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Band authenticity or scene elitism?

Discussion in 'Music, punk scene & subcultures' started by Sillysixpin, May 11, 2016.

  1. Sillysixpin

    SillysixpinActive Member Forum Member


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    May 11, 2016
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    I was wondering if your scene has/had local rues on how crust punk or band merchandise "should" be done, for example When i was getting into it i was always told only buy band merchandise from shows (this came from a hardcore straight edge friend of mine, so it wasn't because he wanted to stay an anarchist or DIY). I kind of think that it's a good rule, but i'm curious if others here have same idea. Clearly some don't since people are ordering shirts from crust websites on here.

    I also got the idea here that using sewing machines was very fashion punk, but hand stiching also seemed fashionable to me.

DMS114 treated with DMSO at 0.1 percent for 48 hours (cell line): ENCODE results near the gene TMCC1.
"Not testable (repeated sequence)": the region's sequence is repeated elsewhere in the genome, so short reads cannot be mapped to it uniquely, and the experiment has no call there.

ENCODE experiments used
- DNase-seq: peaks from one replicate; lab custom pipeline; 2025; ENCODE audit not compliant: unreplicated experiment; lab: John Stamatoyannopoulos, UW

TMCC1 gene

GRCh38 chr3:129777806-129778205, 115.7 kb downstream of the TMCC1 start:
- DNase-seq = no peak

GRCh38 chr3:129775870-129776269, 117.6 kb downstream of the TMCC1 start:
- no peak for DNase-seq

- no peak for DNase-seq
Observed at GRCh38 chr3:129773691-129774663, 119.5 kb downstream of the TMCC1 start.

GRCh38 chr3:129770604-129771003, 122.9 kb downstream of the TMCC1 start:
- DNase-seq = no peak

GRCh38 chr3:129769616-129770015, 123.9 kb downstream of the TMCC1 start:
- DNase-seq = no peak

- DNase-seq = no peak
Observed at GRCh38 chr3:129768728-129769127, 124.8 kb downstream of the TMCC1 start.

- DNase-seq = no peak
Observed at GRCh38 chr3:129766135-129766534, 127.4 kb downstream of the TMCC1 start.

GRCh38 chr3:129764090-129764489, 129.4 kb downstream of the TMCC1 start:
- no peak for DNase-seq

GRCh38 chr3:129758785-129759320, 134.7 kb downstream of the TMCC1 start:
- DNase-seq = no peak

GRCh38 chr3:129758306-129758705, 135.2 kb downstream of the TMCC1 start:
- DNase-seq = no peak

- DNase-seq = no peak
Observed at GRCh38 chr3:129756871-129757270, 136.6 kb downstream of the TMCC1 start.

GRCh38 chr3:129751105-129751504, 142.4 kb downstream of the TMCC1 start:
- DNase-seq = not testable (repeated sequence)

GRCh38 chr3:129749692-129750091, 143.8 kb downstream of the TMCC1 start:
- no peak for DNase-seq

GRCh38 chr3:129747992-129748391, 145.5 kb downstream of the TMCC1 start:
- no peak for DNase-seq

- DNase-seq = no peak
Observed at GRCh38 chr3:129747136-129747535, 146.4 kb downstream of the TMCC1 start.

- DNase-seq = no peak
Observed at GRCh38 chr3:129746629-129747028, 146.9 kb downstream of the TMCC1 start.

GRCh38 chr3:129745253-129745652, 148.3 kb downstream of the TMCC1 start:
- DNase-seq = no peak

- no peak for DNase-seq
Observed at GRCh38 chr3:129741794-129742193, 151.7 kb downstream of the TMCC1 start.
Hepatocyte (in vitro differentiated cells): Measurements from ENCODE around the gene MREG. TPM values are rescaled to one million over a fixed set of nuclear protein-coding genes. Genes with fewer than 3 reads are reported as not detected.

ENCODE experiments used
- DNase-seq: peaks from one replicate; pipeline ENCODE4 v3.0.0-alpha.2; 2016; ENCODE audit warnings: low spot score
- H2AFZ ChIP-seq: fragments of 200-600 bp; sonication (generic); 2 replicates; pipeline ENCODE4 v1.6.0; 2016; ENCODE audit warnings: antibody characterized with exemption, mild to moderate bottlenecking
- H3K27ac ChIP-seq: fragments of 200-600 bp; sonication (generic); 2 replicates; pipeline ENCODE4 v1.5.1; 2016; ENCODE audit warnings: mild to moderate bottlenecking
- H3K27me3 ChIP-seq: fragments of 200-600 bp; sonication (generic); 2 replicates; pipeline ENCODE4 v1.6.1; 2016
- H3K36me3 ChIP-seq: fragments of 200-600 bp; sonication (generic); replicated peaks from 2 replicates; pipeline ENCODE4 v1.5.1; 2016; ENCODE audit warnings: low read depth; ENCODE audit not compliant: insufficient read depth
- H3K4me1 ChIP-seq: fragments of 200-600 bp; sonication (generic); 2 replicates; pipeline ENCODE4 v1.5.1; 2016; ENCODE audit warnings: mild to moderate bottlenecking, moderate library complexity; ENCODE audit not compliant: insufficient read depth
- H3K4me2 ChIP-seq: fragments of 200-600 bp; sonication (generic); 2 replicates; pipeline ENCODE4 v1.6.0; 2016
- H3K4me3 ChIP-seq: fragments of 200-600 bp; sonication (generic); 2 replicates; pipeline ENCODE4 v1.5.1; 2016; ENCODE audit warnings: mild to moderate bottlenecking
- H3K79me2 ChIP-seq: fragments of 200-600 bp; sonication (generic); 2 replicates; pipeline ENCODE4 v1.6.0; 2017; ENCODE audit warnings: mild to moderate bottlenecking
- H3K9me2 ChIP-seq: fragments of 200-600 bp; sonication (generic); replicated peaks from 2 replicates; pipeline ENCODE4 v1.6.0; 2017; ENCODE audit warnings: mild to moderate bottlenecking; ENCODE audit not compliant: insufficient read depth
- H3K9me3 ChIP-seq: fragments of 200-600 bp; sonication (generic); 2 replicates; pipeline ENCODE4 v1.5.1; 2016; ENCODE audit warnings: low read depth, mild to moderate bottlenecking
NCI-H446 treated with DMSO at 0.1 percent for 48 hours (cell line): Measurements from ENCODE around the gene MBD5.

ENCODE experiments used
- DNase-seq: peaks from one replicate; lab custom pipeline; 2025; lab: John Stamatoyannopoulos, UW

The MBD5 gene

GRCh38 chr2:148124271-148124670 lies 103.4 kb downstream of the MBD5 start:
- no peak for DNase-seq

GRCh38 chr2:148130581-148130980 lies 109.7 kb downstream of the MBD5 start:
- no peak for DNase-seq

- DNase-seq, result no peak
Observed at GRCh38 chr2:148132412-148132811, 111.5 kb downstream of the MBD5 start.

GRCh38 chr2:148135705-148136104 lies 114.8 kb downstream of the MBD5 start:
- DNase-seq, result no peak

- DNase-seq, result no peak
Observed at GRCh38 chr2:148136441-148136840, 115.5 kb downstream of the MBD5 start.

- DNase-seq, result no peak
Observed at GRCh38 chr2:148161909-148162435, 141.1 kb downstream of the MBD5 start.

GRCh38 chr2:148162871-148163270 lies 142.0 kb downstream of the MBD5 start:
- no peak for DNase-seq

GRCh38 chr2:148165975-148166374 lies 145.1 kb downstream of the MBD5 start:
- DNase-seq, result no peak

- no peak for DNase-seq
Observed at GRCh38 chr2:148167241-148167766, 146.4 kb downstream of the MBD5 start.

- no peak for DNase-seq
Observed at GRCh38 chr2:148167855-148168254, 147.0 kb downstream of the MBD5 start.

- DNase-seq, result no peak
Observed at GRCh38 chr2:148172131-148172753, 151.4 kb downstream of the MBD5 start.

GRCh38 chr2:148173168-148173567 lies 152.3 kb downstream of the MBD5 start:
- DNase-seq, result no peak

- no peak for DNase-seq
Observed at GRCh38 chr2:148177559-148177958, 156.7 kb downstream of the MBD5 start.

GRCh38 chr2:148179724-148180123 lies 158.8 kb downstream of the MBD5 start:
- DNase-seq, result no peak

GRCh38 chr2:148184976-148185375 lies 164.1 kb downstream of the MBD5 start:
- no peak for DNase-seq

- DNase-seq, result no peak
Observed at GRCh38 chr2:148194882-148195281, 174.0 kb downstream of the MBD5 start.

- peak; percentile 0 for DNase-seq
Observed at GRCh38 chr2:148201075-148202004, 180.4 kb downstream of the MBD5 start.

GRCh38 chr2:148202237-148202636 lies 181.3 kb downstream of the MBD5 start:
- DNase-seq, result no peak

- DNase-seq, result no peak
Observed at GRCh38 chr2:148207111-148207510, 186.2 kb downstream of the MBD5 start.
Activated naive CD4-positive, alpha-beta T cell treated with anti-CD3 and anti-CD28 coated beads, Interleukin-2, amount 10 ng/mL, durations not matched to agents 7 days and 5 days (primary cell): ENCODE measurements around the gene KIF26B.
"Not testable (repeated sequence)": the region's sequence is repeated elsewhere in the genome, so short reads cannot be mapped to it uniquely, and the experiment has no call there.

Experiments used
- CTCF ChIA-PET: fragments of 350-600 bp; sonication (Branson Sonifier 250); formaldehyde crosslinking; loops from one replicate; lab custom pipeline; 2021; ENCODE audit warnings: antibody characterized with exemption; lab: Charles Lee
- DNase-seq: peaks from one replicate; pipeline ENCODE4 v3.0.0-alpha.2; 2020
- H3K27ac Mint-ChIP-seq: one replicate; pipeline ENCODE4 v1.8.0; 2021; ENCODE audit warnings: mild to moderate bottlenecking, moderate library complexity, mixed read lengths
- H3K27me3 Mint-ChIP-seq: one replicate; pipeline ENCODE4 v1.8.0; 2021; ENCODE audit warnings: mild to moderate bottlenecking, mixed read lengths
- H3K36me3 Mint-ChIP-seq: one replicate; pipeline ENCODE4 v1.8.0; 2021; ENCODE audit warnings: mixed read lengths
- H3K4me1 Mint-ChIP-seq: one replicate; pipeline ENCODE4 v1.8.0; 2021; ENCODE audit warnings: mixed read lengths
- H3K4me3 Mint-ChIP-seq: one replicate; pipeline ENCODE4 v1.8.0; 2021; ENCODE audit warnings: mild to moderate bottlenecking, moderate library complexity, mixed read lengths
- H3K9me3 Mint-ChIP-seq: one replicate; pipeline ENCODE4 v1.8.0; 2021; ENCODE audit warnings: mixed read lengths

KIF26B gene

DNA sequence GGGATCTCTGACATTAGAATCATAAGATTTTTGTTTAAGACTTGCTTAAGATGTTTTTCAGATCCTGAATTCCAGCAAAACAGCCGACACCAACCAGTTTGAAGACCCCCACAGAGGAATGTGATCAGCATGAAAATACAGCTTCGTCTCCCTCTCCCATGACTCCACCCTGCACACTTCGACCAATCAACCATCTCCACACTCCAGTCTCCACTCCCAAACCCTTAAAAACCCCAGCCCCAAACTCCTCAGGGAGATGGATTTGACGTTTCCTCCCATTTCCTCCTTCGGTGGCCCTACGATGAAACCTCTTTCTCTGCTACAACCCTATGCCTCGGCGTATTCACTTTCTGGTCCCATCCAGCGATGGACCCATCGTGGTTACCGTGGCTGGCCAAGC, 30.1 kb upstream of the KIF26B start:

Another question i had would be that i heard a rumor that the band defiance were nazi punks?
     

  2. JolleyPunk

    JolleyPunkActive Member Forum Member


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    Aug 5, 2015
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    This is in regards to the Defiance band being nazi, I've heard that the lead singer is rather neo-nazi but I haven't seen anything concrete about it. I've seen stuff on stormfront about them, so its an interesting question that I feel like should be looked into.

    About show and merch culture, do whatever works for you mate. Don't try to fall into whatever is already there. If you like making DIY stuff, do that. If you like having it printed and then selling it yourself, do that. Its a personal thing and honestly I would go for what is cheapest so you can get as much merch out there for a cheap as possible. Spread the word and such. Also, sewing is sewing. Use a machine, use a needle, whatever. If it keeps your pants together or your patch on your jacket then it did the job.
     
  3. Sillysixpin

    SillysixpinActive Member Forum Member


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    May 11, 2016
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    Just a rumor i heard. I was able to see them here once and during a quiet part of the song while they were playing someone yelled "You're fat!" to them and it sounded really loud and clear, then they played an hostile song back.
     
  4. JawnLobotomy

    JawnLobotomyActive Member Forum Member


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    Jun 25, 2012